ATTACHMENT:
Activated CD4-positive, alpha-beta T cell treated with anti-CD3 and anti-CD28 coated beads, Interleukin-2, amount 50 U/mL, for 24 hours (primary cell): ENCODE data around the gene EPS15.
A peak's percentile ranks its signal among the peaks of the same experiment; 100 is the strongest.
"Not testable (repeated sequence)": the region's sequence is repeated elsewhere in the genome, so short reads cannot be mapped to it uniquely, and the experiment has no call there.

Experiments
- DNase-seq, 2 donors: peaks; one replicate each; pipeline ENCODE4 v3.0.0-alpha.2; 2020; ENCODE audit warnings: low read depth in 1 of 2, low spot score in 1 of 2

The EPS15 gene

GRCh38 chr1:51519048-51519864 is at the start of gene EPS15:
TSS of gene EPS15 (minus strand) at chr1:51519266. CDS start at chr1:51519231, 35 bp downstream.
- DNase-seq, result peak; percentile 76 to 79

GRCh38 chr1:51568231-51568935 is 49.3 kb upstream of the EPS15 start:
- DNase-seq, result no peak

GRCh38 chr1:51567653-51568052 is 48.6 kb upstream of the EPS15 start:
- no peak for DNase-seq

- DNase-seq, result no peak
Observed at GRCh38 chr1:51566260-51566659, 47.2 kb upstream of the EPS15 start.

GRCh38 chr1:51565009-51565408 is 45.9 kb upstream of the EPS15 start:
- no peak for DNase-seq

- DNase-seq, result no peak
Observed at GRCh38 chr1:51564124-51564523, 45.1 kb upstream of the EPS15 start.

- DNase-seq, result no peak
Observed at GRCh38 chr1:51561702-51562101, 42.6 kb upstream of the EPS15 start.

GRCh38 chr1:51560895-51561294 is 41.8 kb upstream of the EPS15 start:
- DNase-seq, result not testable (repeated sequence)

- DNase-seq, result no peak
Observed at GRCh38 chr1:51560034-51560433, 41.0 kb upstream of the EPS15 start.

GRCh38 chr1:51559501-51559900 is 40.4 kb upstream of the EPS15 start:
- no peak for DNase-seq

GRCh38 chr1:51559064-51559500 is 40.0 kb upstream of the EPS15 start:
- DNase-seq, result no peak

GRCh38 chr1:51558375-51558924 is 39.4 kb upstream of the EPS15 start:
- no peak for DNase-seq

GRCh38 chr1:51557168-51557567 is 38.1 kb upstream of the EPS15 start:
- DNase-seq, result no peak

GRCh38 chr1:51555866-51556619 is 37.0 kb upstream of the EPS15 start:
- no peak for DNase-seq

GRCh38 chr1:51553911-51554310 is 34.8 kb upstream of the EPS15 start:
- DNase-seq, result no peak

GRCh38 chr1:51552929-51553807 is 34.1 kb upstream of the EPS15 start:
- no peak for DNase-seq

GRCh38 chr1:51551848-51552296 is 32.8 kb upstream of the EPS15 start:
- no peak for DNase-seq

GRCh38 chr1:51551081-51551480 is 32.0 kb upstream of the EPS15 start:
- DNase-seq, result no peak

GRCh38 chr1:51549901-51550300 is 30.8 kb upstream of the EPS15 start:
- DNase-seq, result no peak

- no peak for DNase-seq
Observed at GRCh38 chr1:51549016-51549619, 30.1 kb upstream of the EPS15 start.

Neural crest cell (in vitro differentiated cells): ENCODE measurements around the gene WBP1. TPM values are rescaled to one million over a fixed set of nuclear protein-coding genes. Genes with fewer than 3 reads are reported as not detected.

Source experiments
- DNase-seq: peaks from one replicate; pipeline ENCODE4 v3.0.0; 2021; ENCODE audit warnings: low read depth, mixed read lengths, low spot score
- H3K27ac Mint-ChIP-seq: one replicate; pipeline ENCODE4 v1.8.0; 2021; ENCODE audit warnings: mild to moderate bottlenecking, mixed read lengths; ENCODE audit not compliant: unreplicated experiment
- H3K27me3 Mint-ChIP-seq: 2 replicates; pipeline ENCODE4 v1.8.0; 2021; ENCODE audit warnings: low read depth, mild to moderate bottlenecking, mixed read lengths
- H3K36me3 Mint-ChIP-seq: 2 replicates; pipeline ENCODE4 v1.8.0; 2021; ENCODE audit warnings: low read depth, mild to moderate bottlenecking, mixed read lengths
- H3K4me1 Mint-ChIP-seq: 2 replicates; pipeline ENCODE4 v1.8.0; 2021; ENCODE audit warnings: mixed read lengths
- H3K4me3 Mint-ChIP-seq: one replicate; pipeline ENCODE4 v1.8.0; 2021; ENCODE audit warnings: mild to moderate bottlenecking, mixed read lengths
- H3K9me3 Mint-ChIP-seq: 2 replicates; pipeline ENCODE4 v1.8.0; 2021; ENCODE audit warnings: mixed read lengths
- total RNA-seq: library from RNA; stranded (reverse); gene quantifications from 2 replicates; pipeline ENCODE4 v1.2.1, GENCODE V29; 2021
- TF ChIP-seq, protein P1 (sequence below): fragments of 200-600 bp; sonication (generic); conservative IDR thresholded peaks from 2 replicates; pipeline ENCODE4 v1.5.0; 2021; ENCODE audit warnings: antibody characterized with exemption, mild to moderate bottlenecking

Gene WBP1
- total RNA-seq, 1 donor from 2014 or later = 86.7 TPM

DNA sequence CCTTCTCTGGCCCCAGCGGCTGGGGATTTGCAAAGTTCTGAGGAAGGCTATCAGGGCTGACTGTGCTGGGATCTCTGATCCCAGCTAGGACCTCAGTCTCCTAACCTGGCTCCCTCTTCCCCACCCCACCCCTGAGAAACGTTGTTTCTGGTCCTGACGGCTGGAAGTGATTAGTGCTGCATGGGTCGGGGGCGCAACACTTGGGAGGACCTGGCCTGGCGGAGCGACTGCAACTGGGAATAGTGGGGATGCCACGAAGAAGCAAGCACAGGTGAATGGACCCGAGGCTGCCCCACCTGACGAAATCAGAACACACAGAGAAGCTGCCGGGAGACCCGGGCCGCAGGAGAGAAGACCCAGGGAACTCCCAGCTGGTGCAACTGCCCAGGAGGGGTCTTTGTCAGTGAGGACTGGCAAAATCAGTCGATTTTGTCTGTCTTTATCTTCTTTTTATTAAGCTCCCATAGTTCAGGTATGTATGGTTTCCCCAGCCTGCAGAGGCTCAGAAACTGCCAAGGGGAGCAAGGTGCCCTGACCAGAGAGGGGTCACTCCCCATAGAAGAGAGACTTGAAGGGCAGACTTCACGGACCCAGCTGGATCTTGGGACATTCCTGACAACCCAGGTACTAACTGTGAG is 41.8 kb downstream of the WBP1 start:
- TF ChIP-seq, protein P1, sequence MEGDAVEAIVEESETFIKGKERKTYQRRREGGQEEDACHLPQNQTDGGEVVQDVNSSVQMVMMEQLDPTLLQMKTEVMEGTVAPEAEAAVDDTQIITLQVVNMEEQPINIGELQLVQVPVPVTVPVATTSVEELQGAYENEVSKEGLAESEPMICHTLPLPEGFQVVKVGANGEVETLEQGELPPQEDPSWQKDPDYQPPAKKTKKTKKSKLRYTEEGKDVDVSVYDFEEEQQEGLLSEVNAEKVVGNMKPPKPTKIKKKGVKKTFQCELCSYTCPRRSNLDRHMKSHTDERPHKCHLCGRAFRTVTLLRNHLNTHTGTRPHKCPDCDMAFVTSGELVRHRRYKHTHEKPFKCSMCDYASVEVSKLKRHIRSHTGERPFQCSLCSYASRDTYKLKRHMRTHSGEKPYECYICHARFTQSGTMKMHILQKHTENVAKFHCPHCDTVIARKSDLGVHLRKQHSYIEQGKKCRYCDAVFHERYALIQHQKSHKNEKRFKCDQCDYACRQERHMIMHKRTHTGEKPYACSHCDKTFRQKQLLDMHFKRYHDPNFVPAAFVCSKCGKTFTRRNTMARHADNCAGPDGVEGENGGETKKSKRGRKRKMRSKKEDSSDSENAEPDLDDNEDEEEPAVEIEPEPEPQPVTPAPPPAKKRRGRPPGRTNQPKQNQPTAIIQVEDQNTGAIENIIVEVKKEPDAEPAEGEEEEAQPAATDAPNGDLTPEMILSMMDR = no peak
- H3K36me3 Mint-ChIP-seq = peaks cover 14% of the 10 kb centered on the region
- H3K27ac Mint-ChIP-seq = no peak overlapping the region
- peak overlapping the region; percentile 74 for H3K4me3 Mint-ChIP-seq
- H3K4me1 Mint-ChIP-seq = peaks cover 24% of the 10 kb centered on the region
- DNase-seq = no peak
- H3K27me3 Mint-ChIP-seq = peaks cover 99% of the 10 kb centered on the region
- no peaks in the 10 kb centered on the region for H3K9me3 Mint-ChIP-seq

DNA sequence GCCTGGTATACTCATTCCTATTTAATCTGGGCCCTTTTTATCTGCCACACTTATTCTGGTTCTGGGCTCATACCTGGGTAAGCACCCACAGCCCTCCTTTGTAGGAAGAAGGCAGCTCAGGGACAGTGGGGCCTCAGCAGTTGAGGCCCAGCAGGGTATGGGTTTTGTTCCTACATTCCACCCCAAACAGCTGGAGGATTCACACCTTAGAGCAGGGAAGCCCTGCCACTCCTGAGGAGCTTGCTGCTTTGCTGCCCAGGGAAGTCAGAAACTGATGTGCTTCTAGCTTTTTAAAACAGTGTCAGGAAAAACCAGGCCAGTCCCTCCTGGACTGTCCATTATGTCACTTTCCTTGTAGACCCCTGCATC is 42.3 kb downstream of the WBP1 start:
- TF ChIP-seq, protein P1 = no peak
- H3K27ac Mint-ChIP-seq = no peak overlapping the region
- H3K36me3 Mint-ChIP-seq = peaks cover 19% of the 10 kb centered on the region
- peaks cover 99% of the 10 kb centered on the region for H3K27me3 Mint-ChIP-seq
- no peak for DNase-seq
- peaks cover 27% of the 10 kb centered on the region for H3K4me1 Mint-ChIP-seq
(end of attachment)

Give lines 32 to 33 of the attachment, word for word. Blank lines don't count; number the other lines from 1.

GRCh38 chr1:51557168-51557567 is 38.1 kb upstream of the EPS15 start:
- DNase-seq, result no peak